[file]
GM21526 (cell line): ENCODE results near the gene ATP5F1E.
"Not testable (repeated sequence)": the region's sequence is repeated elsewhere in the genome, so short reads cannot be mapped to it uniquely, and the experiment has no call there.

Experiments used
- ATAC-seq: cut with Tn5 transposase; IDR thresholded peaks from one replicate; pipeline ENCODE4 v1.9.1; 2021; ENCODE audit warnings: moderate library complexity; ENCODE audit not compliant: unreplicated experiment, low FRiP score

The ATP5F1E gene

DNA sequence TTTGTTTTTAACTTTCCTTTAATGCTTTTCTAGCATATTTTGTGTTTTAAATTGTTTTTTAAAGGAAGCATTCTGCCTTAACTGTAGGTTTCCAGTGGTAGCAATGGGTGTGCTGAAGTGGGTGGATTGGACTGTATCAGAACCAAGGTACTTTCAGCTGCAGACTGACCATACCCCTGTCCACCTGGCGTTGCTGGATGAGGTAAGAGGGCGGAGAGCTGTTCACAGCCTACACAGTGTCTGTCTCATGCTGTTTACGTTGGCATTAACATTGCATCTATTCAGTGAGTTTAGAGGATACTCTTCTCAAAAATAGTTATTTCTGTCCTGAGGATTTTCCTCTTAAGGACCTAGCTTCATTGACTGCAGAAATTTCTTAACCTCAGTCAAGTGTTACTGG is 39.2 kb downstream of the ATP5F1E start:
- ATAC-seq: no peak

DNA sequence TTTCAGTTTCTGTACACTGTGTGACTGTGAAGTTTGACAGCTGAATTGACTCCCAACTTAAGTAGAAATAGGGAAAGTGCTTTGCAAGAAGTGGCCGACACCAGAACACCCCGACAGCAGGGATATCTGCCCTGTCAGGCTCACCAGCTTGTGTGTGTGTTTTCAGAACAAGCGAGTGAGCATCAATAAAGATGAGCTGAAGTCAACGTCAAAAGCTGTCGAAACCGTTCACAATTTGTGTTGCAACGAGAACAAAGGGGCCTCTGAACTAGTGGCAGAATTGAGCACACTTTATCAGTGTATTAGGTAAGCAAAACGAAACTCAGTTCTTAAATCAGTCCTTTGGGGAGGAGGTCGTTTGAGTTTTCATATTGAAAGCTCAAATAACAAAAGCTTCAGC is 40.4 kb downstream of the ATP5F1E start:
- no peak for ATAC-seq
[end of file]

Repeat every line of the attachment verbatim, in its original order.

GM21526 (cell line): ENCODE results near the gene ATP5F1E.
"Not testable (repeated sequence)": the region's sequence is repeated elsewhere in the genome, so short reads cannot be mapped to it uniquely, and the experiment has no call there.

Experiments used
- ATAC-seq: cut with Tn5 transposase; IDR thresholded peaks from one replicate; pipeline ENCODE4 v1.9.1; 2021; ENCODE audit warnings: moderate library complexity; ENCODE audit not compliant: unreplicated experiment, low FRiP score

The ATP5F1E gene

DNA sequence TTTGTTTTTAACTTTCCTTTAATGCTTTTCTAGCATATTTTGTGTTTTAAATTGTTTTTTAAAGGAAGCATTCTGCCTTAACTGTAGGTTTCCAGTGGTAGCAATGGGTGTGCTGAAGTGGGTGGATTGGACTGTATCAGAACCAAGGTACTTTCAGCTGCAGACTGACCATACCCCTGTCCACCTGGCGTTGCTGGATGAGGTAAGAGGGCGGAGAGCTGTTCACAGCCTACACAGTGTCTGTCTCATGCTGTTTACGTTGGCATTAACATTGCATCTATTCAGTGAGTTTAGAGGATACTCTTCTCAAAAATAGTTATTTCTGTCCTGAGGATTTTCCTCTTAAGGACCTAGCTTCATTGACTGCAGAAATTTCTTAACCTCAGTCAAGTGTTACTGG is 39.2 kb downstream of the ATP5F1E start:
- ATAC-seq: no peak

DNA sequence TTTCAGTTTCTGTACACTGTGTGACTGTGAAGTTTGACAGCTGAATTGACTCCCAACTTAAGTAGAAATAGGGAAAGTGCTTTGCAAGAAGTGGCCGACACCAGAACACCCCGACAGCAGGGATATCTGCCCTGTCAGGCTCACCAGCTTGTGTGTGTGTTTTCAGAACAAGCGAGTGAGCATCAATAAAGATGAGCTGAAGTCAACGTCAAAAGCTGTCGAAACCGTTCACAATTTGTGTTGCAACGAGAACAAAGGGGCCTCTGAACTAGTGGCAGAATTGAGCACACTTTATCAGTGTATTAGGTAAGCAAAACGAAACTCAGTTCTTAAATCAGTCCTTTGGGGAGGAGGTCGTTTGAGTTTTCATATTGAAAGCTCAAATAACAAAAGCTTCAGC is 40.4 kb downstream of the ATP5F1E start:
- no peak for ATAC-seq